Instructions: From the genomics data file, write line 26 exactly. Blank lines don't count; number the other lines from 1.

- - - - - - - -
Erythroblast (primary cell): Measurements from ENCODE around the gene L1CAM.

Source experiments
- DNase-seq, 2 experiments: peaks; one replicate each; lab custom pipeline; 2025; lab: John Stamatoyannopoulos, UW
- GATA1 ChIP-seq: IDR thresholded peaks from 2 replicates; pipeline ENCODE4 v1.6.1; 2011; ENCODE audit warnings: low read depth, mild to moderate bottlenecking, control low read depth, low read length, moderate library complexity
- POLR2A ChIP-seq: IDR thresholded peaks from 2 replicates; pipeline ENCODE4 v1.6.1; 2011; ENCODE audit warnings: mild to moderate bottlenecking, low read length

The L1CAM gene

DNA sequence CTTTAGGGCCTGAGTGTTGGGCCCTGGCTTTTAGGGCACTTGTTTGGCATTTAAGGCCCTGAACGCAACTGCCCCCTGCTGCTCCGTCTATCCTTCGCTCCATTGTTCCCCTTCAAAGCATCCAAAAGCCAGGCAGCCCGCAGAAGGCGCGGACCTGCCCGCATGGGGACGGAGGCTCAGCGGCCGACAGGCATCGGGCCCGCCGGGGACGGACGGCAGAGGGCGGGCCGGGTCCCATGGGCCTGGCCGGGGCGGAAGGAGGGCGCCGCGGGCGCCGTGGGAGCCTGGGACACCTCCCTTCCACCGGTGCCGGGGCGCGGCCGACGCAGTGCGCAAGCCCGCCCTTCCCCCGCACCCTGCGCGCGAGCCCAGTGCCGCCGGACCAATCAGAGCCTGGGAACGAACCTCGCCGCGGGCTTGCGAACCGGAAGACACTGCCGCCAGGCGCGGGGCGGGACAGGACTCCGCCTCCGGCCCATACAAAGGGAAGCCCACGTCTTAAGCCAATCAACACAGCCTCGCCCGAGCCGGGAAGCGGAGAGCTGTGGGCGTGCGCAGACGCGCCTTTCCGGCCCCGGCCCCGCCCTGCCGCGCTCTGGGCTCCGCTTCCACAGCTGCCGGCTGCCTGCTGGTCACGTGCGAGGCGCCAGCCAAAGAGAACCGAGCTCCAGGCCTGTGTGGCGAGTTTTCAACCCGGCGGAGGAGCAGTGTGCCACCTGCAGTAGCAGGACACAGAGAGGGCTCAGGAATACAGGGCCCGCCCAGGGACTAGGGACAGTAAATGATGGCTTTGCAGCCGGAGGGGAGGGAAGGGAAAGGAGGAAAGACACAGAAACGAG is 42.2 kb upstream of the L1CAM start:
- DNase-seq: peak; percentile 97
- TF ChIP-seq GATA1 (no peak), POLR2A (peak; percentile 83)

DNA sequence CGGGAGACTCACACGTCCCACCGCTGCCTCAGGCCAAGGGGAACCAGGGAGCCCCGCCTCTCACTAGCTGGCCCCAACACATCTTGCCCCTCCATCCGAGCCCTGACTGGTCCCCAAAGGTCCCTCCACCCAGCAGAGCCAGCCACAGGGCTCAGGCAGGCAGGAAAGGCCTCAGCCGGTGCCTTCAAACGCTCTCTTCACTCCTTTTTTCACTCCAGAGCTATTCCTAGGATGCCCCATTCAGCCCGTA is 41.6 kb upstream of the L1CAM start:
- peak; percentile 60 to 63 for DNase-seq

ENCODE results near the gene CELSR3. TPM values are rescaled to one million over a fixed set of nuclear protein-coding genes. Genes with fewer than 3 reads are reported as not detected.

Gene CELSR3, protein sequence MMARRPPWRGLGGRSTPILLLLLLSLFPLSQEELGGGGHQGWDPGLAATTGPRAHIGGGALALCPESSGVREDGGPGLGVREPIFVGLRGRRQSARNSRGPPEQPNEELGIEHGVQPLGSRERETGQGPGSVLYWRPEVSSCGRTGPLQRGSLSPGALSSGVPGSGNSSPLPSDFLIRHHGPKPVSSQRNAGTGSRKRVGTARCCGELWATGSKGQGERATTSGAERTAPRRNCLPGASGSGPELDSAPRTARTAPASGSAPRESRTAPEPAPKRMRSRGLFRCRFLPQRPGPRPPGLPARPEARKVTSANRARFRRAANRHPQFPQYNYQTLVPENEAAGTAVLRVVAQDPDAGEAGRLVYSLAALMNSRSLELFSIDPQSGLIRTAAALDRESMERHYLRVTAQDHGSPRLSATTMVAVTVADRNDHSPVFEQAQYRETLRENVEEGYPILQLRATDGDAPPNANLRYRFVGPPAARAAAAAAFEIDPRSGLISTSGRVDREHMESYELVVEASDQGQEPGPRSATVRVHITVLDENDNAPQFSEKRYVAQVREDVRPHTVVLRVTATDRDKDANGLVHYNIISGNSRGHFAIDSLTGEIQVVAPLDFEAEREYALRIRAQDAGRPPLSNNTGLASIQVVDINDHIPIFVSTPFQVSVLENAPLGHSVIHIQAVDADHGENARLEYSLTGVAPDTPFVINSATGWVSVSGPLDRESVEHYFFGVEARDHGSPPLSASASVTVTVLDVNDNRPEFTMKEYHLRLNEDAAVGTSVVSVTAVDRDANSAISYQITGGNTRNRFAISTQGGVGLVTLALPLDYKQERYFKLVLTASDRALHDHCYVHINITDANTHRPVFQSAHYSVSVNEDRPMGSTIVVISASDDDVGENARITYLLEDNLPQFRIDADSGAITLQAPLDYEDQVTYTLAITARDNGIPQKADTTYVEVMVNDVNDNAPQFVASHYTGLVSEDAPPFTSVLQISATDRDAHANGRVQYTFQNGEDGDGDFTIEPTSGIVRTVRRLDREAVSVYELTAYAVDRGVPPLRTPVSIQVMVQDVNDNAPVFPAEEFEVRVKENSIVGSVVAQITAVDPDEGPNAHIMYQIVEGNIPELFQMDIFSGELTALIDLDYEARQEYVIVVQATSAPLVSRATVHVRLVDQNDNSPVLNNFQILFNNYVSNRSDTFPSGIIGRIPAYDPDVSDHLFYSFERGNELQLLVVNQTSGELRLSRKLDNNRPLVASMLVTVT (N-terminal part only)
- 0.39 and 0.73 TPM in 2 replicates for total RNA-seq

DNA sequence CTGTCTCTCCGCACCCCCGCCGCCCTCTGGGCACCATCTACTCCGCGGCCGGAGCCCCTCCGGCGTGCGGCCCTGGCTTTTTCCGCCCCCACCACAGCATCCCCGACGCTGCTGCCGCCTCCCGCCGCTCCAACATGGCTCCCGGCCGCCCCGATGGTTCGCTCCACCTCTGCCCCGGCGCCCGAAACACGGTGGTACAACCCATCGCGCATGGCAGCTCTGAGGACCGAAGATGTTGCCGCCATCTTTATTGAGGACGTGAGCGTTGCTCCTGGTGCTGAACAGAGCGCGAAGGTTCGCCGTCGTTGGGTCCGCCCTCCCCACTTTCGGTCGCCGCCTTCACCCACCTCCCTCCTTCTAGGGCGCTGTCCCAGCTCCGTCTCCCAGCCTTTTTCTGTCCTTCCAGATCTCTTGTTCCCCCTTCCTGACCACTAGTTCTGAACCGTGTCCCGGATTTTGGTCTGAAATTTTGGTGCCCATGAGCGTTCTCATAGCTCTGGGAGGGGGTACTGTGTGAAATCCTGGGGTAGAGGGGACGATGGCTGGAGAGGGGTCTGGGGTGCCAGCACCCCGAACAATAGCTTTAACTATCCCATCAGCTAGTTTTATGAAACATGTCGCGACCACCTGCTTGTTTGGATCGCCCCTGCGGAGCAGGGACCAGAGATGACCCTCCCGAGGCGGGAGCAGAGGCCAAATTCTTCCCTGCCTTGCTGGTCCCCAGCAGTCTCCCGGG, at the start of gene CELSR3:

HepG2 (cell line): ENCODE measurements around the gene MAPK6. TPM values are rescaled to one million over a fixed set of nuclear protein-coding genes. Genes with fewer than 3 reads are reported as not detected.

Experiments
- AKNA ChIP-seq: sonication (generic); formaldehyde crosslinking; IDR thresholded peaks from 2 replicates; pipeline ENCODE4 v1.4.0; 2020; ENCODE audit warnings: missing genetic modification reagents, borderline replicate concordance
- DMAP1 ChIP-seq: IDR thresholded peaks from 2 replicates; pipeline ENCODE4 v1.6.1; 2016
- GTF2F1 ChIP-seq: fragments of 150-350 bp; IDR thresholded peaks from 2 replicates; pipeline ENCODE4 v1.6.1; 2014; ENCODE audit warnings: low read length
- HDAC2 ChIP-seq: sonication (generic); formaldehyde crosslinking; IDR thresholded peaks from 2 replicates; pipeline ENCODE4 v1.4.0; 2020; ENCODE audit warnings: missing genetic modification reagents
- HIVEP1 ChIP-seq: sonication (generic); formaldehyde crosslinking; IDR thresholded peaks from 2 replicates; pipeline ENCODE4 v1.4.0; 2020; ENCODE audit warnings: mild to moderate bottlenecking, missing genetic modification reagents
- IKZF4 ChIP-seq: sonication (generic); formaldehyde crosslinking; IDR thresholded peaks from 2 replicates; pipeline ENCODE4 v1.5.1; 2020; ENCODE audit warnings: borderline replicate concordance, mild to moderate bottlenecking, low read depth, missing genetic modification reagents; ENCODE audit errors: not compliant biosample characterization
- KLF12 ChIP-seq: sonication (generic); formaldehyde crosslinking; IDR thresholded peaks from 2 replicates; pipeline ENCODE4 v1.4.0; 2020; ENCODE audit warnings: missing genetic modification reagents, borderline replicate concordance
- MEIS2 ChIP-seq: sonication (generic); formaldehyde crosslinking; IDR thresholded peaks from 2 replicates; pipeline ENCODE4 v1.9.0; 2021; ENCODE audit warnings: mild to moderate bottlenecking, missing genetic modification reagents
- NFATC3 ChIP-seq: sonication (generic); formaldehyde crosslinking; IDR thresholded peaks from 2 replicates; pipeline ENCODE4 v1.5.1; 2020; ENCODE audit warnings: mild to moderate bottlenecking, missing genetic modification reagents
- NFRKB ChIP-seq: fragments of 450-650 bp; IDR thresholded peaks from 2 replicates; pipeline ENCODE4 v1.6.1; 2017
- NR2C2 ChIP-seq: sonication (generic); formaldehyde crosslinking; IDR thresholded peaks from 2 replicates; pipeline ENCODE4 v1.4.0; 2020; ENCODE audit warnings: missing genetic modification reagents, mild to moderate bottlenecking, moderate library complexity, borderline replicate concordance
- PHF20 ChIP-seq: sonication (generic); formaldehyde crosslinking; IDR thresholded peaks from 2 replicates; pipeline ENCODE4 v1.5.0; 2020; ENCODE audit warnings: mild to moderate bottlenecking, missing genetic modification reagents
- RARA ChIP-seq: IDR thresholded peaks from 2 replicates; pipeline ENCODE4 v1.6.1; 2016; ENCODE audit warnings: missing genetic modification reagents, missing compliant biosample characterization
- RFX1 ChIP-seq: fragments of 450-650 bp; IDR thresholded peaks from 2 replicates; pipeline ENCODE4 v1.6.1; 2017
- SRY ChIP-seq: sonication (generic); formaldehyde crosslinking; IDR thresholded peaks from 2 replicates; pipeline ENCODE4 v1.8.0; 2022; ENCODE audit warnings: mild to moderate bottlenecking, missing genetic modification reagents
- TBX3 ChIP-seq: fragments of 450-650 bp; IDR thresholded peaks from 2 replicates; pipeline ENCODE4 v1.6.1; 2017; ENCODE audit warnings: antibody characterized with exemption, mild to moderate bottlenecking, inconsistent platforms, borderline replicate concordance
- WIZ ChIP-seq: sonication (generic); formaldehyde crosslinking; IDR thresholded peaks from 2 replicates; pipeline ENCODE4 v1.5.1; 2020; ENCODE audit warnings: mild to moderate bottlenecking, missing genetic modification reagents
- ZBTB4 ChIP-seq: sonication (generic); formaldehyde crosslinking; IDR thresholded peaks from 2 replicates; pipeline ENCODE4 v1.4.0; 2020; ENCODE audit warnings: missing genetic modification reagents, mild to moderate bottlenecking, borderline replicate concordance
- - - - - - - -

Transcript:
- NFATC3 ChIP-seq: sonication (generic); formaldehyde crosslinking; IDR thresholded peaks from 2 replicates; pipeline ENCODE4 v1.5.1; 2020; ENCODE audit warnings: mild to moderate bottlenecking, missing genetic modification reagents